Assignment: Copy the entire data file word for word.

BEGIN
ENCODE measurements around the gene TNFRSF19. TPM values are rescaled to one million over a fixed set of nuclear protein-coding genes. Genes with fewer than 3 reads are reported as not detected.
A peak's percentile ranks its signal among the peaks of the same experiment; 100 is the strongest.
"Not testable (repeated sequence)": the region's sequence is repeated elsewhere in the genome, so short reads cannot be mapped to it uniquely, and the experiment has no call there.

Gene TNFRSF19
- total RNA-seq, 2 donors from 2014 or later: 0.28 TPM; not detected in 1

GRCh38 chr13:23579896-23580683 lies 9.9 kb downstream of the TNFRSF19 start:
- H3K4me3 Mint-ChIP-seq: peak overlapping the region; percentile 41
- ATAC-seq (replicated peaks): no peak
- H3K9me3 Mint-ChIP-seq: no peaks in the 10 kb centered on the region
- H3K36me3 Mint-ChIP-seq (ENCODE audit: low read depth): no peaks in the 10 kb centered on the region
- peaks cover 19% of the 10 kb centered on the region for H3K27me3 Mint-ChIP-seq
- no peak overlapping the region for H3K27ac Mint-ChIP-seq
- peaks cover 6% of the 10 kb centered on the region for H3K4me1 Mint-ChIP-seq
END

ENCODE measurements around the gene TNFRSF19. TPM values are rescaled to one million over a fixed set of nuclear protein-coding genes. Genes with fewer than 3 reads are reported as not detected.
A peak's percentile ranks its signal among the peaks of the same experiment; 100 is the strongest.
"Not testable (repeated sequence)": the region's sequence is repeated elsewhere in the genome, so short reads cannot be mapped to it uniquely, and the experiment has no call there.

Gene TNFRSF19
- total RNA-seq, 2 donors from 2014 or later: 0.28 TPM; not detected in 1

GRCh38 chr13:23579896-23580683 lies 9.9 kb downstream of the TNFRSF19 start:
- H3K4me3 Mint-ChIP-seq: peak overlapping the region; percentile 41
- ATAC-seq (replicated peaks): no peak
- H3K9me3 Mint-ChIP-seq: no peaks in the 10 kb centered on the region
- H3K36me3 Mint-ChIP-seq (ENCODE audit: low read depth): no peaks in the 10 kb centered on the region
- peaks cover 19% of the 10 kb centered on the region for H3K27me3 Mint-ChIP-seq
- no peak overlapping the region for H3K27ac Mint-ChIP-seq
- peaks cover 6% of the 10 kb centered on the region for H3K4me1 Mint-ChIP-seq